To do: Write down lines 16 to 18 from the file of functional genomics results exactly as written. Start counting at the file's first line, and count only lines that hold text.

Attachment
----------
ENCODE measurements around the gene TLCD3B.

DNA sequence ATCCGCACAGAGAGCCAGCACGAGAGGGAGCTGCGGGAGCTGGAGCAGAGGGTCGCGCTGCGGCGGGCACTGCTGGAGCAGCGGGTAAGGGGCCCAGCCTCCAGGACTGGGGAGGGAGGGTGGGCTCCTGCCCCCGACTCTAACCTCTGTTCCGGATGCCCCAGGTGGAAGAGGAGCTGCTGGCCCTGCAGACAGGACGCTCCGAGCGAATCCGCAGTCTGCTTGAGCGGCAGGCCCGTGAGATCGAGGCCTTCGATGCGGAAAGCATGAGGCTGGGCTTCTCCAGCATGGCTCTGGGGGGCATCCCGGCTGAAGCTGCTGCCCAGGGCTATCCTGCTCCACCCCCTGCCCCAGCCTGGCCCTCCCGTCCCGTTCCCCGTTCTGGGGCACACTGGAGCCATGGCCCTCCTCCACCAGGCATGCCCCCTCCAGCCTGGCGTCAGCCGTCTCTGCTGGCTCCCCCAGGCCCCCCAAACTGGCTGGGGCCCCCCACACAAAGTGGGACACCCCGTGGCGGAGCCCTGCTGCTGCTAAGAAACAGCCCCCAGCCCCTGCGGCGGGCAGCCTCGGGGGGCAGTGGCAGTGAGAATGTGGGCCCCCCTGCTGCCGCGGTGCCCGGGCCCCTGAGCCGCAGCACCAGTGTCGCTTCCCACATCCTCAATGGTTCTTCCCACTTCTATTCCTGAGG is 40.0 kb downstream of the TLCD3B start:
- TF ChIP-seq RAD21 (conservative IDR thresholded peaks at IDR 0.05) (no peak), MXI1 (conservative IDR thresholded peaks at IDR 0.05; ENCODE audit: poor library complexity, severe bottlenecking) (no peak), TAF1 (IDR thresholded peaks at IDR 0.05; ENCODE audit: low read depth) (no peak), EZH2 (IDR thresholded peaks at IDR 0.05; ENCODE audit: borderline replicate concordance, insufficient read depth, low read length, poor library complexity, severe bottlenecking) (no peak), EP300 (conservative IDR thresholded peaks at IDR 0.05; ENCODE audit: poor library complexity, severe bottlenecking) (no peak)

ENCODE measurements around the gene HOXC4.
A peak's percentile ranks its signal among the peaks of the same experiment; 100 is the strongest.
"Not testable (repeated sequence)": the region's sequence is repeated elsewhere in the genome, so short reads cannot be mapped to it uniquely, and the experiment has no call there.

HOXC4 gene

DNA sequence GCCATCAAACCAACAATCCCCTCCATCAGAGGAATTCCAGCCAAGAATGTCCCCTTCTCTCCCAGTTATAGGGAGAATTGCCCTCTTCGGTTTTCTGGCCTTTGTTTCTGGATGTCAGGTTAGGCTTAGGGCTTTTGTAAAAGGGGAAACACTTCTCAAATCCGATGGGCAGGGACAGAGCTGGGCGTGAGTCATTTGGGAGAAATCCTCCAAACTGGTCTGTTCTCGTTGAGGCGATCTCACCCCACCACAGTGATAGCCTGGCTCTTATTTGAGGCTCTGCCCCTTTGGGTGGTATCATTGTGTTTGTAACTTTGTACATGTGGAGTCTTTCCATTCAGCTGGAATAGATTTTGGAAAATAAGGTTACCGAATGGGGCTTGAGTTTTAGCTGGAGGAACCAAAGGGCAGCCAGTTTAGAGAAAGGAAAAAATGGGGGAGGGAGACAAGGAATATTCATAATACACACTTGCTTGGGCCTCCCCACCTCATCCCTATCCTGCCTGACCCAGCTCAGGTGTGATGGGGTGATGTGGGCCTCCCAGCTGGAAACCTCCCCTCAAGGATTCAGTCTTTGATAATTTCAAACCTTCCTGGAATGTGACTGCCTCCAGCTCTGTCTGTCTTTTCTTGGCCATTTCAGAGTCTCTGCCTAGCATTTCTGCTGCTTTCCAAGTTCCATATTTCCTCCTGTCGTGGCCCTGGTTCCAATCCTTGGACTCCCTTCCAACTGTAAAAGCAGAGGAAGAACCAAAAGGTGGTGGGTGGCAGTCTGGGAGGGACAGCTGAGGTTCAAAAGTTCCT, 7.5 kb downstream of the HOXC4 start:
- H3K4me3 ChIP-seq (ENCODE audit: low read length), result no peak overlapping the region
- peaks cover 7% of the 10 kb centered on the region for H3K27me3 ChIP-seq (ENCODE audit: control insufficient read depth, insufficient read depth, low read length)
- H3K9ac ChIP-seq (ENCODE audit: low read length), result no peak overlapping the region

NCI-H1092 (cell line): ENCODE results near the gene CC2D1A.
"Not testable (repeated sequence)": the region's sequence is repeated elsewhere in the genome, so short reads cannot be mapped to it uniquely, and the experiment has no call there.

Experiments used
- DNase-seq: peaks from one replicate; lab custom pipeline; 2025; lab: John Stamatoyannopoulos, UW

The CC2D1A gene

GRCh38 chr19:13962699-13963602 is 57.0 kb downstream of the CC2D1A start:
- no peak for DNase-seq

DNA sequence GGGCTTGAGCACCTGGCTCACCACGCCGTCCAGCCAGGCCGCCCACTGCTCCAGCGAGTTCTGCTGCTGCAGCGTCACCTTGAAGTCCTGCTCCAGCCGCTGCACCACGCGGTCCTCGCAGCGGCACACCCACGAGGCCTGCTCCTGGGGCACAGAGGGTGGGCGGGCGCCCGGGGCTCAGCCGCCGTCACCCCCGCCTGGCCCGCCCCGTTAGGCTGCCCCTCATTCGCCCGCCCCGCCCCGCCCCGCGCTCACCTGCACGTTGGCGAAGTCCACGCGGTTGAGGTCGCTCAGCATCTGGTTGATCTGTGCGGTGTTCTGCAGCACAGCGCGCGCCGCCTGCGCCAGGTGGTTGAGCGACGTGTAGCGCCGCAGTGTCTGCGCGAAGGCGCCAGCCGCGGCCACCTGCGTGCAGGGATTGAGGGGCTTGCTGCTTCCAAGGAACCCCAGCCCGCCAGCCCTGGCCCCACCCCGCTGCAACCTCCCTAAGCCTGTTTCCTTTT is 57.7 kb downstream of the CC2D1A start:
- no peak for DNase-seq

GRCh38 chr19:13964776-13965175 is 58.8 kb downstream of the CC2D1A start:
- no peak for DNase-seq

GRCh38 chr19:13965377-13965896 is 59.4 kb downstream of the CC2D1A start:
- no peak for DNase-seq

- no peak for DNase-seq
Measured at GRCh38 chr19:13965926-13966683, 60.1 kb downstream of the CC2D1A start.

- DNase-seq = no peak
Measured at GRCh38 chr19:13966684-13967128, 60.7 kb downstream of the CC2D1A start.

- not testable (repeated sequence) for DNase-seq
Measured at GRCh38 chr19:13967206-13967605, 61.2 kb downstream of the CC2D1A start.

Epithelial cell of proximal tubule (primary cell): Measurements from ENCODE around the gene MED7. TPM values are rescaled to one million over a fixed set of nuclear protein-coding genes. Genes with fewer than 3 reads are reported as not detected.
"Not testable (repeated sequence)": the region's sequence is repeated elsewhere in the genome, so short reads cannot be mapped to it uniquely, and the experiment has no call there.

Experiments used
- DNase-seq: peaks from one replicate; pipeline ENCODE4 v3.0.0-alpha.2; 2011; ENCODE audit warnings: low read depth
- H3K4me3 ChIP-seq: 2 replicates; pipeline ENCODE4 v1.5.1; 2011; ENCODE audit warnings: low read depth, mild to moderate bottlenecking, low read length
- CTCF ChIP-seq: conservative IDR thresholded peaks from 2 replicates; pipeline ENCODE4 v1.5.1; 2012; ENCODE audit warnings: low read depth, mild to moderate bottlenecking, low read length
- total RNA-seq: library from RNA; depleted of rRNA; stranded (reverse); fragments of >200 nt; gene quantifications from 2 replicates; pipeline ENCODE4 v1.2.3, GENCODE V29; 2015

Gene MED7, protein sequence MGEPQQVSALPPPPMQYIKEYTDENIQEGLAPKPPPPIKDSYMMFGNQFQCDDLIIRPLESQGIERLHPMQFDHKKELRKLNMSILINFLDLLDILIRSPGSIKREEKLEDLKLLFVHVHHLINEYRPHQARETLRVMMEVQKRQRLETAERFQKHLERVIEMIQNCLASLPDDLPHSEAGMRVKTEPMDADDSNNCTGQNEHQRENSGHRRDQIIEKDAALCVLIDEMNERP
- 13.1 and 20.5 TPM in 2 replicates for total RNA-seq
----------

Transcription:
The CC2D1A gene

GRCh38 chr19:13962699-13963602 is 57.0 kb downstream of the CC2D1A start:
- no peak for DNase-seq